Abstract 2934


The analysis of polymorphisms in drug metabolism pathways and in DNA repair genes could help to identify patients with possible different treatment response and outcome. Single nucleotide polymorphisms (SNPs) are the most frequent type of genomic polymorphisms and have been described in association with prevalence, response to treatment, progression-free and overall survival in different tumors, including multiple myeloma (MM). The aim of the present study was to examine 22 SNPs related to DNA repair and drug metabolism, and correlate our findings with response, toxicity and survival in patients with MM after autologous stem-cell transplantation (ASCT).

Patients and Methods:

One hundred and eighty seven patients with MM (103M/84F, median age 55 years) intensified with melphalan-based ASCT have been studied in one institution. The median follow-up was 4 years (range 4 months to 18 years). None patient was lost to follow-up. Genomic DNA was isolated from bone marrow slides using a commercial assay (Qiagen). SNPs were analyzed by TaqMan assay in an ABI Prism 7500 Sequence Detection system (Applied Biosystems). The genes and SNPs evaluated in genomic DNA by allelic PCR were ERCC2 (rs13181, rs238406), ERCC5 (rs1047768, rs17655), XPA (rs1800975), XPC (rs2228001), XRCC1 (rs25487), XRCC5 (rs1051685, rs1051677), XRCC4 (rs963248), ERCC1 (rs3212948, rs735482) and BRCA1 (rs16941, rs799917) for DNA repair systems; NAT2 (rs1799930), CYP2C8 (rs11572080, rs2275622, rs10509681), TYMS (rs2790), SULT1 (rs1402467) and GST1 (rs1695) for phase I and II drug metabolisms, and ABCB1 (rs1045642) for drug transportation. These genes were selected based on their potential impact on prognosis in solid tumors in previous reports.


In the overall population, median PFS was 2.7 years (CI 95% 2.2 to 3.3 years), with a median OS of 6 years (CI 95% 4.5 to 8 years). OS was significantly shorter in patients with SNPs in ERCC5 (rs1047768; p=0.021), XPA (rs1800975; p=0.032) and GSTP1 (rs1695; p=0.015) (Figure). There was also a trend for CYP2C (rs2275622; p=0.054) and TYMS (p=0.107). The significance of the SNP in ERCC5 was retained in the group treated with conventional chemotherapy at induction (p=0.034), but not in those who received novel drugs (bortezomib, thalidomide and lenalidomide). Patients with SNP in ERCC1 achieved a lower CR rate (22.2% vs. 37.8%; p=0.033), with no prognostic significance.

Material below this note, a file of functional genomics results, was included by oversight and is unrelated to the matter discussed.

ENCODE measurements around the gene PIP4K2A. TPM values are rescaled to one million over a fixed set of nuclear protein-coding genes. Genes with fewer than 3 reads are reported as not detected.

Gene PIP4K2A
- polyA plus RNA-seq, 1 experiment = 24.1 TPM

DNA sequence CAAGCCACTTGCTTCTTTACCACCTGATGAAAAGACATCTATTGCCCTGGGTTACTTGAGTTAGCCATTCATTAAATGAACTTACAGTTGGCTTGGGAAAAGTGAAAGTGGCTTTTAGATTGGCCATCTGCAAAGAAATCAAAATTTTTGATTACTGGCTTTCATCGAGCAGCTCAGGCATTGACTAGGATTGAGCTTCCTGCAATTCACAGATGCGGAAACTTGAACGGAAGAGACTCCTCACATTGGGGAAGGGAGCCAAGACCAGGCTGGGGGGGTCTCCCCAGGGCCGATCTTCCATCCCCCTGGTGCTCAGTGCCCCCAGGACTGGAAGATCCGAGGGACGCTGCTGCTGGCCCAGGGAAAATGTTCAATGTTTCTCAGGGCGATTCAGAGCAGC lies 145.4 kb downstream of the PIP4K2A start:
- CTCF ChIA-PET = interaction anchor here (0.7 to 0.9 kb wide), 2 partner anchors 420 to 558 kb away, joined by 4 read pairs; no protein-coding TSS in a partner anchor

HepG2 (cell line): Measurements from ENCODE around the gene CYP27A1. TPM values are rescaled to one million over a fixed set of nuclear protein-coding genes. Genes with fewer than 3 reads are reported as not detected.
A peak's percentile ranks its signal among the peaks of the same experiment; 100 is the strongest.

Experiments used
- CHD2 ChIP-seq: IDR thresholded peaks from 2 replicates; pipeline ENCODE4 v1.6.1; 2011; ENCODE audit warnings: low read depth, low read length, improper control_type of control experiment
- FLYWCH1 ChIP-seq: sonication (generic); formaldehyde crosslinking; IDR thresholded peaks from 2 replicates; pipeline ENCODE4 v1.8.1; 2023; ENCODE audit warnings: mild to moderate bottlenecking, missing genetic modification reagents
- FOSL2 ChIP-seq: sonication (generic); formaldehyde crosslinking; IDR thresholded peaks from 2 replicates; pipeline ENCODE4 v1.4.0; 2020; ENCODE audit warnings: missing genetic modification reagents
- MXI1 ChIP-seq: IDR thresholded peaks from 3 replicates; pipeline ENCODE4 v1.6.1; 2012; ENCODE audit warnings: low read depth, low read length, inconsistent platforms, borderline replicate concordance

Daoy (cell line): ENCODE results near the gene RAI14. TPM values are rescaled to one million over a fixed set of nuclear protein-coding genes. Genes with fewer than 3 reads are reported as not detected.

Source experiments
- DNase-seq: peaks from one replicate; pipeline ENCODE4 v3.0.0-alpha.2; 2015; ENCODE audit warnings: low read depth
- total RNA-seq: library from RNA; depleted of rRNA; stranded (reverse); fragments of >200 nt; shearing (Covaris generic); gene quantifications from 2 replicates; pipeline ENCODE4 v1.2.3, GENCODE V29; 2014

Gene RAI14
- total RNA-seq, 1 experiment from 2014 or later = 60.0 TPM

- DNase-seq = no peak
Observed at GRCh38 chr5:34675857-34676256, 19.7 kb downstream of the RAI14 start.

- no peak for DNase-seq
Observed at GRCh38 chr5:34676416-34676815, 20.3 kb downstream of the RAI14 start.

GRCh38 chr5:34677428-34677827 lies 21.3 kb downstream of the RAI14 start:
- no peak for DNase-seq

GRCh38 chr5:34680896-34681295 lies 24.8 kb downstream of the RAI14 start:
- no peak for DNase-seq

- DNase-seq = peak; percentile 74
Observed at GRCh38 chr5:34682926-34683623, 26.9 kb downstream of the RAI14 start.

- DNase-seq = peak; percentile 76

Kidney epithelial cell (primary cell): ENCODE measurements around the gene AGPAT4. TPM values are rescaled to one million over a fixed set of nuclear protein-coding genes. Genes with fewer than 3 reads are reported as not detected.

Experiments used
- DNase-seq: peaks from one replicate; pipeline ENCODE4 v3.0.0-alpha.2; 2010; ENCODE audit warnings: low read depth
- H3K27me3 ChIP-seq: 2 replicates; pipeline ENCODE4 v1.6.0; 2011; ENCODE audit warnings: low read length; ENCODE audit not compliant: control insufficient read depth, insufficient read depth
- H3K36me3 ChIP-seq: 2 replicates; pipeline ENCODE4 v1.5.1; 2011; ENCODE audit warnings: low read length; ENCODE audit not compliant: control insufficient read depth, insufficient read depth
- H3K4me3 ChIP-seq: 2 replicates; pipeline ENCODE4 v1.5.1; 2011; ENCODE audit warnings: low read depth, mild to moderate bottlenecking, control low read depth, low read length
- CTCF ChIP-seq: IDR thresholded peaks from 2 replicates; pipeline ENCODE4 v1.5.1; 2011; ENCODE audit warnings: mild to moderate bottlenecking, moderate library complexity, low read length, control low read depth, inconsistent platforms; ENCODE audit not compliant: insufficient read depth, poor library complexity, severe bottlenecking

Polymorphism in GSTP1 was also associated with a shorter PFS (p=0.002), without differences in the complete remission (CR) rate. When only patients who received ASCT after first line treatment were considered, the effect over OS remained at significant level (p=0.039). Furthermore, the effect on PFS and OS was also significant in patients achieving CR after ASCT (p=0.03). NAT2 (rs1799930) and ERCC2 (rs238406) polymorphims were associated with clinically significant mucositis after conditioning, as well as TYMS (rs2790) with relevant gastrointestinal toxicity (p<0.02). No other associations with prognosis or toxicities were observed with the remaining SNPs.


SNPs in differences DNA repair systems, such as ERCC5 and XPA, were associated with longer OS in patients MM after ASCT. Since these polymorphisms were not related to a better response or longer PFS, it can be speculated that the more prolonged OS could be due to a potential higher efficacy of rescue therapy. A SNP in GSTP1 (Ile105Val), a phase 2 drug metabolism enzyme involved in the metabolism and detoxification of a range of chemotherapeutic agents including melphalan, was associated with a shorter PFS and OS, as reported in previous series. Our findings could be useful to identify patients with MM who are more likely to benefit from melphalan-based therapies.


No relevant conflicts of interest to declare.

Author notes


Asterisk with author names denotes non-ASH members.